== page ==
Guest Post: Oral Probiotics – Friends with Benefits

by | Apr 27, 2016 | Oral Health, Periodontal Health

Our thanks to the office of Dr. Vern Erwin for letting us share this post from their blog.

Seems not a day goes by that you don’t hear something about how the microbes in your gut are key to overall health. But while you’re deciding how to feed it the healthy bacteria it needs, you might want to shine a little light on your mouth.

shining light in mouth

Turns out that probiotics – those friendly bacteria and yeasts – may help you manage gum disease, as well.

According to a review of 50 randomized studies that looked at the most common types of disease-causing oral bacteria, probiotics significantly

  • Reduce bleeding on probing.
  • Reduce probing pocket depth.

This suggests that probiotic therapy – whether through diet or supplements – is effective in “managing gingivitis and periodontitis,” supporting the health of the soft tissues in your mouth.

Though there’s less evidence that probiotics can help control dental caries, the review results did show that they may reduce streptococcus mutans (S. mutans), one of the main bacteria involved in the tooth decay process. These bacteria break down sugars for energy, producing an acidic environment in the process.

An acidic mouth means demineralization and advancing decay.

But not all streptococcus strains are quite so damaging. In fact, researchers at the University of Florida have identified a new strain, A12, which flourishes in healthy mouths. A12 breaks down urea and arginine – two compounds found in the mouth – into ammonia. Since ammonia helps neutralize acid, researchers believe getting more A12 in the mouths of those prone to dental decay may inhibit the decay process.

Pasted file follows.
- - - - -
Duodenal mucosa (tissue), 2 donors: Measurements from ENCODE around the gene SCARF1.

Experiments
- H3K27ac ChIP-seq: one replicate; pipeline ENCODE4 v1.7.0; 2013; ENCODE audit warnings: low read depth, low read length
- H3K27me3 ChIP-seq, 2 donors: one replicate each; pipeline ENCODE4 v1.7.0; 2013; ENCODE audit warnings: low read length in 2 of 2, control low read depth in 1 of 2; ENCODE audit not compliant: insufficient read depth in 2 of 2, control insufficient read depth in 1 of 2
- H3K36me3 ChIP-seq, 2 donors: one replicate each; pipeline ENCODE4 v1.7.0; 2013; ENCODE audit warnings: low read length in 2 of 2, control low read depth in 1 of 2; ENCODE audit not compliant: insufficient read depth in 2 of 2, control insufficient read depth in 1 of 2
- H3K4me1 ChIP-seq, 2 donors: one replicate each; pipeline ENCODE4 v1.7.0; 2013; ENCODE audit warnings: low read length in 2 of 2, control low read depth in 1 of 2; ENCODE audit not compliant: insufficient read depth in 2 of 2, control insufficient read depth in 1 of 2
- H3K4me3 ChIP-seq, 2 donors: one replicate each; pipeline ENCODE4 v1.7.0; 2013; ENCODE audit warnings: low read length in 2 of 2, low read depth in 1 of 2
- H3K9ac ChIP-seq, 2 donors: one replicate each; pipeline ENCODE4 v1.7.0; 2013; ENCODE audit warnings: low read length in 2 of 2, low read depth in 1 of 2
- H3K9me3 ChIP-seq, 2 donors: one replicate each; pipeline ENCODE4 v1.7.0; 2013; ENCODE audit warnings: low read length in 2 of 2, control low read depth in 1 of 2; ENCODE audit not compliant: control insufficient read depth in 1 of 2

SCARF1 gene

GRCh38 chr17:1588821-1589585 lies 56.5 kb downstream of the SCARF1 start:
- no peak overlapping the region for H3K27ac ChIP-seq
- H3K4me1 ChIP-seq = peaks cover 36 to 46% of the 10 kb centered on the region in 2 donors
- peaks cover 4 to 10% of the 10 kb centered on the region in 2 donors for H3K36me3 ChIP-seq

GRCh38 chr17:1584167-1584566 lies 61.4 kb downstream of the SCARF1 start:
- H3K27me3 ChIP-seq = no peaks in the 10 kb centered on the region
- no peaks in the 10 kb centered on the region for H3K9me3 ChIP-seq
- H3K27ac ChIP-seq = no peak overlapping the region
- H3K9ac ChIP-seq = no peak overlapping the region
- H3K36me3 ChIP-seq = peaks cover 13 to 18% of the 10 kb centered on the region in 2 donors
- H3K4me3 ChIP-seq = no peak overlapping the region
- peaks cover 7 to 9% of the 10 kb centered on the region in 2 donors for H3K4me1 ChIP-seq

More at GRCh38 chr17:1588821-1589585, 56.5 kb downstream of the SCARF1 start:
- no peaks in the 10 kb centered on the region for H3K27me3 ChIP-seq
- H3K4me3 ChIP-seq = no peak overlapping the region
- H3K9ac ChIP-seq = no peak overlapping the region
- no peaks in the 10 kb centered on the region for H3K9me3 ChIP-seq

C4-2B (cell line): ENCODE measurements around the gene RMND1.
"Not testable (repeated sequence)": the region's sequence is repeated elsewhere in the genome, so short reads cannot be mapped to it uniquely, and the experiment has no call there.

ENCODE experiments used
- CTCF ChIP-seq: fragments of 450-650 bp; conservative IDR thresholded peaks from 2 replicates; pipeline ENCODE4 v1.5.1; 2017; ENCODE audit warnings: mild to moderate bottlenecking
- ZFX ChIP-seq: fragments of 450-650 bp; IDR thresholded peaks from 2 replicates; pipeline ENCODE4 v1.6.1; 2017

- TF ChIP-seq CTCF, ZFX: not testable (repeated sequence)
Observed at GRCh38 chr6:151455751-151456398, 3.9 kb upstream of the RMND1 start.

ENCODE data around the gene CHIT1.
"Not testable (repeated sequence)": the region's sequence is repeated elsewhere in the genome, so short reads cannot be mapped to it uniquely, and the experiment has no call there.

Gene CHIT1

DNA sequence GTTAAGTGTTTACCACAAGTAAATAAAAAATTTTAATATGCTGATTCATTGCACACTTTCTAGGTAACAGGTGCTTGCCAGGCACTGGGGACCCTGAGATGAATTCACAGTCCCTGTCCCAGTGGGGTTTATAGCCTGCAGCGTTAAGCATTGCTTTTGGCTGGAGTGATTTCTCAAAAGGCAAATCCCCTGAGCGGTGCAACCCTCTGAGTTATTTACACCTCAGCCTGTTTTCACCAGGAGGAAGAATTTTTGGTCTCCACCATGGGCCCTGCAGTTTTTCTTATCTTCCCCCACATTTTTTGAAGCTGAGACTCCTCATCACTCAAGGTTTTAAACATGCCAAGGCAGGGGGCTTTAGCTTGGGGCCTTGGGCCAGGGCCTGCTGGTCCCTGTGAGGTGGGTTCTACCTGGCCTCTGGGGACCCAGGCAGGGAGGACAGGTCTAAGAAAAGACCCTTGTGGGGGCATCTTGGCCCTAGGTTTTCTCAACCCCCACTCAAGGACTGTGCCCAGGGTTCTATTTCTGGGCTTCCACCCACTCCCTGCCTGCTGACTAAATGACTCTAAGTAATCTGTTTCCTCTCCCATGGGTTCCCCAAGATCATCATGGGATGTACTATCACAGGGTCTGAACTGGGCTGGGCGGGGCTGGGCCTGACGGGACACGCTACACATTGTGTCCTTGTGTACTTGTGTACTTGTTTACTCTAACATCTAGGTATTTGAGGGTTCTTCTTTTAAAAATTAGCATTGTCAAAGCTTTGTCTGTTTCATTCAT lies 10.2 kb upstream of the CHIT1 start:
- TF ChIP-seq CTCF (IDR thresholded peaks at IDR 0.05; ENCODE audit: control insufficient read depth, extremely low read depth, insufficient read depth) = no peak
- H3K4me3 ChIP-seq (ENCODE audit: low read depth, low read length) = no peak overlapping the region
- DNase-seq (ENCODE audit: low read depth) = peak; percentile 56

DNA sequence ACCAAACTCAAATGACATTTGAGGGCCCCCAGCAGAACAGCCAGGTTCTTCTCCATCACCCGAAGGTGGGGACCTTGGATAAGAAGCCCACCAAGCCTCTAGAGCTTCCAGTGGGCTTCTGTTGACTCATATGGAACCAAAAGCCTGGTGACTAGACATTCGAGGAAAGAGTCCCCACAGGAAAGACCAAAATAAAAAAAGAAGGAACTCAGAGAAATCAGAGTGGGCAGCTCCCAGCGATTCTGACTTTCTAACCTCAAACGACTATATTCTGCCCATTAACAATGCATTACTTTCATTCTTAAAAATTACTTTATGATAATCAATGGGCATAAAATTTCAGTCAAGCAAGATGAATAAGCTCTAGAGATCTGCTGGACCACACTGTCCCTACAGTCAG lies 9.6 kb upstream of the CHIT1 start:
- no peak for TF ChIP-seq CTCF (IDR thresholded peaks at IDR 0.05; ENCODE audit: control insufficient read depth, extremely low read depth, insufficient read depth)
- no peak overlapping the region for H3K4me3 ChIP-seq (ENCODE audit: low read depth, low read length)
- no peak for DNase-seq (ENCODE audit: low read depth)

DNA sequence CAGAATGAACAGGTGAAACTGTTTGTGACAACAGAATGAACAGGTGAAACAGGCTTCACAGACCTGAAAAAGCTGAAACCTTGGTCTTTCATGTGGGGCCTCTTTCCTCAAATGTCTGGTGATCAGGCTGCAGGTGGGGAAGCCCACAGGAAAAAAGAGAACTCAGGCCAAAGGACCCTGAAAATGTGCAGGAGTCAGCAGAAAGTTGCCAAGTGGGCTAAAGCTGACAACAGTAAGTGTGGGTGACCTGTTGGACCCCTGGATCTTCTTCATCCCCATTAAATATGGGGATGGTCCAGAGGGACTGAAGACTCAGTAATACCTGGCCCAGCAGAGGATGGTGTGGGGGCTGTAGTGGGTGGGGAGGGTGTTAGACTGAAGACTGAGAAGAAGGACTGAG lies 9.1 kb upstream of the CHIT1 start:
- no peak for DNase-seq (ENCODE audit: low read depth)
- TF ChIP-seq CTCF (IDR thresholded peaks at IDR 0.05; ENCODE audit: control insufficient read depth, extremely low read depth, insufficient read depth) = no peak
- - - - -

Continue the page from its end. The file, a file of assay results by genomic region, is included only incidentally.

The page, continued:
The researchers believe their findings could eventually lead to the development of an A12 probiotic supplement that could prevent cavities in those of us not so probiotically diverse.

Until then, other oral probiotics are available – and new ones are appearing all the time.

Don’t want to rely on supplements? Get your “friends with benefits” through diet. Simply include foods rich in probiotic diversity on a daily basis. Eating foods such as yogurt, kefir, coconut kefir, cultured vegetables such as kimchi and sauerkraut, miso, kombucha, kvass, tempeh, and raw cheese, offer great and unique taste while helping boost both your oral and overall health.

Image by Nell Turner

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